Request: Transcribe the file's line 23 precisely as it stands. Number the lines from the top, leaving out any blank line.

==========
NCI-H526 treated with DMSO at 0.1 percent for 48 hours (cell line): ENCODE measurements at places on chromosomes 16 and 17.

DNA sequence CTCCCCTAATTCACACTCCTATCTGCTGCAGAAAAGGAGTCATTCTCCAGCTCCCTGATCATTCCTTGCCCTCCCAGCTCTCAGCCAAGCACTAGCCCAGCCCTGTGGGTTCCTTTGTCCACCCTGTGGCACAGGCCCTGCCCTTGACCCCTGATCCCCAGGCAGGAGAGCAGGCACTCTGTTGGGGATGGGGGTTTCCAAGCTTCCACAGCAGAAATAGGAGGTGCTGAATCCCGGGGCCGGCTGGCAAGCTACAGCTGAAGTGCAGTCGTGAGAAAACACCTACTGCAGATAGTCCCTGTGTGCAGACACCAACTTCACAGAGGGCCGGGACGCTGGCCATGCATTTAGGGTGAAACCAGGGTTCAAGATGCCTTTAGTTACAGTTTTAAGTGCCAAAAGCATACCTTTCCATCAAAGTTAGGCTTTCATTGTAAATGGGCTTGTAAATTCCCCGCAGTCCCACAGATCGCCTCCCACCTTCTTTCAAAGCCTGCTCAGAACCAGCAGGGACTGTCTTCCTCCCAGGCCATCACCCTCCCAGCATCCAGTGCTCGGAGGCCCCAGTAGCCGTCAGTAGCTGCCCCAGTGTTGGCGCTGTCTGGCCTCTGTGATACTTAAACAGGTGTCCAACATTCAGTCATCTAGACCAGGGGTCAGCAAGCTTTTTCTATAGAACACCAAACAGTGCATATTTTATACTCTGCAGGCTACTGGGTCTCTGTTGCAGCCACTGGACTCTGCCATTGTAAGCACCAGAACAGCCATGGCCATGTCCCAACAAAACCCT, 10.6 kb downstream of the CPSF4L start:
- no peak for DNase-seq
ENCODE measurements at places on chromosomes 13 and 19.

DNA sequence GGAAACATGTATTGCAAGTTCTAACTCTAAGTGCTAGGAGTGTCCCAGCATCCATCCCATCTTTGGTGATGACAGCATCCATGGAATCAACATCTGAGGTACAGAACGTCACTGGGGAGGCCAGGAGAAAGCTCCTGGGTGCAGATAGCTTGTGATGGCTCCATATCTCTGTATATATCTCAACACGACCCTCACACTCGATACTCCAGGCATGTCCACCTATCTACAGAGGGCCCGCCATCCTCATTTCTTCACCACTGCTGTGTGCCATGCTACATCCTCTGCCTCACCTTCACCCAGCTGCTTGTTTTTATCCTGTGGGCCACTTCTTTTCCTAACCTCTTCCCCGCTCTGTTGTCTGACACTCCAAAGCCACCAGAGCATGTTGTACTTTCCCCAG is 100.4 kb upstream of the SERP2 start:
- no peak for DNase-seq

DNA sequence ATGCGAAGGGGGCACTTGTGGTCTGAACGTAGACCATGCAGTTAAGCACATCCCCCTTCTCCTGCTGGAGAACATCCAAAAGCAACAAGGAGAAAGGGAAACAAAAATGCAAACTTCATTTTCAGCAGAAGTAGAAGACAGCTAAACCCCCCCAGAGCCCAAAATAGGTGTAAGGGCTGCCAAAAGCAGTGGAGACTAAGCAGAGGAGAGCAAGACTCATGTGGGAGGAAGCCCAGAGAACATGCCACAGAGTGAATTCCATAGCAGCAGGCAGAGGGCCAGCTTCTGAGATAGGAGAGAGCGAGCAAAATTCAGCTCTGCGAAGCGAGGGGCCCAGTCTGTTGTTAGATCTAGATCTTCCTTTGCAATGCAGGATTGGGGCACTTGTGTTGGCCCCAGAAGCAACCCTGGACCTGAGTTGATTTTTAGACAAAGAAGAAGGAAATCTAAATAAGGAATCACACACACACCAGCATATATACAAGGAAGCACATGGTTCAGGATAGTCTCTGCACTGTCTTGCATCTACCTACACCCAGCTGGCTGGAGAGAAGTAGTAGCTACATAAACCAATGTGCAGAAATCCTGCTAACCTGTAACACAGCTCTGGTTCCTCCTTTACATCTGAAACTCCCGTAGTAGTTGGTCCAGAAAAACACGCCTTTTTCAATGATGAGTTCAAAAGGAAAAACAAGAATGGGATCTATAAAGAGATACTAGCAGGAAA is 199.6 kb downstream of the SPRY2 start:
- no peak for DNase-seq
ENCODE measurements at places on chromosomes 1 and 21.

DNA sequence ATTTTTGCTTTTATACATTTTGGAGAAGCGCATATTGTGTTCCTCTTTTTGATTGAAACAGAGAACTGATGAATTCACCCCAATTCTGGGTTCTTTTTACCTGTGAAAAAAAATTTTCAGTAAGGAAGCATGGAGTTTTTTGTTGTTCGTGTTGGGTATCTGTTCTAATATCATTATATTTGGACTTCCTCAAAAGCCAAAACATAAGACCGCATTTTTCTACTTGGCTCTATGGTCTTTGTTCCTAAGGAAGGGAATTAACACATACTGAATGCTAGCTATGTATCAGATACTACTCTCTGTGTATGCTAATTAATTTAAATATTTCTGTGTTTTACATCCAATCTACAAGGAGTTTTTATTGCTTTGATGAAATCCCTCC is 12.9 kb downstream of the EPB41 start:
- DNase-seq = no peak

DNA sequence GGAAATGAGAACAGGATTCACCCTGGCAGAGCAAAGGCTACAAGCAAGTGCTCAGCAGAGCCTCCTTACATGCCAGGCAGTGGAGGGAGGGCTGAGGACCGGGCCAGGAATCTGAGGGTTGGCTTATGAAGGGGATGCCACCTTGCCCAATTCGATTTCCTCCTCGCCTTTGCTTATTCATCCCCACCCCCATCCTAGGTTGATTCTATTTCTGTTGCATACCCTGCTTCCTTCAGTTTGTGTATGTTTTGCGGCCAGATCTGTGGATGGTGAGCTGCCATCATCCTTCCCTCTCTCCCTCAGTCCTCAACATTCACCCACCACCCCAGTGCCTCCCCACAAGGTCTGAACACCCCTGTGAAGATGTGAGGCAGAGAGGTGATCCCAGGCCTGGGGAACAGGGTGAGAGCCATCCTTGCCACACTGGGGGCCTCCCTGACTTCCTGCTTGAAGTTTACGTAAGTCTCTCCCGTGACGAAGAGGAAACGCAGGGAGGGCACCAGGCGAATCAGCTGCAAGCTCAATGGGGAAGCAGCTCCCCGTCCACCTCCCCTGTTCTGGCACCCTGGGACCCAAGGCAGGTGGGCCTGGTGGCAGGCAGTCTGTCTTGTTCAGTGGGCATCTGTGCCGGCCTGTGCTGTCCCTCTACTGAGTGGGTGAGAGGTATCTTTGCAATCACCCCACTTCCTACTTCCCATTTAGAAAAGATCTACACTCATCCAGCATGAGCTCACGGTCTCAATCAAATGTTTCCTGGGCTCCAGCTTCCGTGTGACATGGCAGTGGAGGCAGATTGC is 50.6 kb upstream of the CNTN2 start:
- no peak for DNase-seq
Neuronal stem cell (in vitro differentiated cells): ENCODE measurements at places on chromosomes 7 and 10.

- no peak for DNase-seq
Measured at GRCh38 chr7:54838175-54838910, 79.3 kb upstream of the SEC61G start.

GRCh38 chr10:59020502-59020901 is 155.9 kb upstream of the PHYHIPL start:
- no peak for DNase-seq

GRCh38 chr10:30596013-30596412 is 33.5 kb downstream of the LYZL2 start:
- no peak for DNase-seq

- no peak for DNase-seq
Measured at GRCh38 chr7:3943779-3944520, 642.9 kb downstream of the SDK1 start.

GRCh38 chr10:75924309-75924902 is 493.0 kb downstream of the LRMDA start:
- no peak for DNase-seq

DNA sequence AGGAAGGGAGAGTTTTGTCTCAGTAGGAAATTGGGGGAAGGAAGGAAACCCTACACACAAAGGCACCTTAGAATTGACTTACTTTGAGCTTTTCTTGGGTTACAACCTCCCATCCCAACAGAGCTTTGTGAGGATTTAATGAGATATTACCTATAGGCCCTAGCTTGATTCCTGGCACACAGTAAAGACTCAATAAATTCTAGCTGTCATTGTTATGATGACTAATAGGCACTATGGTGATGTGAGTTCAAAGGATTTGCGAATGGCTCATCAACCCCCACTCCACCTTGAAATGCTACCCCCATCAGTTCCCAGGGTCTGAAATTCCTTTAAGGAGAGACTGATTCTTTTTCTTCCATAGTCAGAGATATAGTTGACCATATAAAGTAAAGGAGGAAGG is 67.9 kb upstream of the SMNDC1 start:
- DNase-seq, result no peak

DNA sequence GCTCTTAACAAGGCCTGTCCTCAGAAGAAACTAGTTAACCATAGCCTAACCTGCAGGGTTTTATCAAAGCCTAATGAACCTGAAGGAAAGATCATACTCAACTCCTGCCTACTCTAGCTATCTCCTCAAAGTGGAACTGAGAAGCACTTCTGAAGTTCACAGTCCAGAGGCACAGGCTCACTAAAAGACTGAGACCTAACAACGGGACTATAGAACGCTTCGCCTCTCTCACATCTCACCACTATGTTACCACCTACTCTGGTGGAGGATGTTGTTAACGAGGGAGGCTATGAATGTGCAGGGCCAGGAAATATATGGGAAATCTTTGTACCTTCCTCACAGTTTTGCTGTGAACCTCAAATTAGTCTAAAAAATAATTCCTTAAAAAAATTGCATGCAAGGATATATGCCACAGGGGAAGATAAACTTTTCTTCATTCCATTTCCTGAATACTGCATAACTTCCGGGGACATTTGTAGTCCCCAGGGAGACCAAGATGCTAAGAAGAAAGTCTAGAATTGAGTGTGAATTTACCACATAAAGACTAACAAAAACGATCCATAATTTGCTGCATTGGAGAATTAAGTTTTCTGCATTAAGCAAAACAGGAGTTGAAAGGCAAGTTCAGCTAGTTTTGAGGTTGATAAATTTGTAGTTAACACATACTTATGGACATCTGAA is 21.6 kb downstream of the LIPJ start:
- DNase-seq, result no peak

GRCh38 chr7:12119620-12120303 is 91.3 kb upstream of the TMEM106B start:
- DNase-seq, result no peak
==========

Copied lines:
GRCh38 chr10:75924309-75924902 is 493.0 kb downstream of the LRMDA start: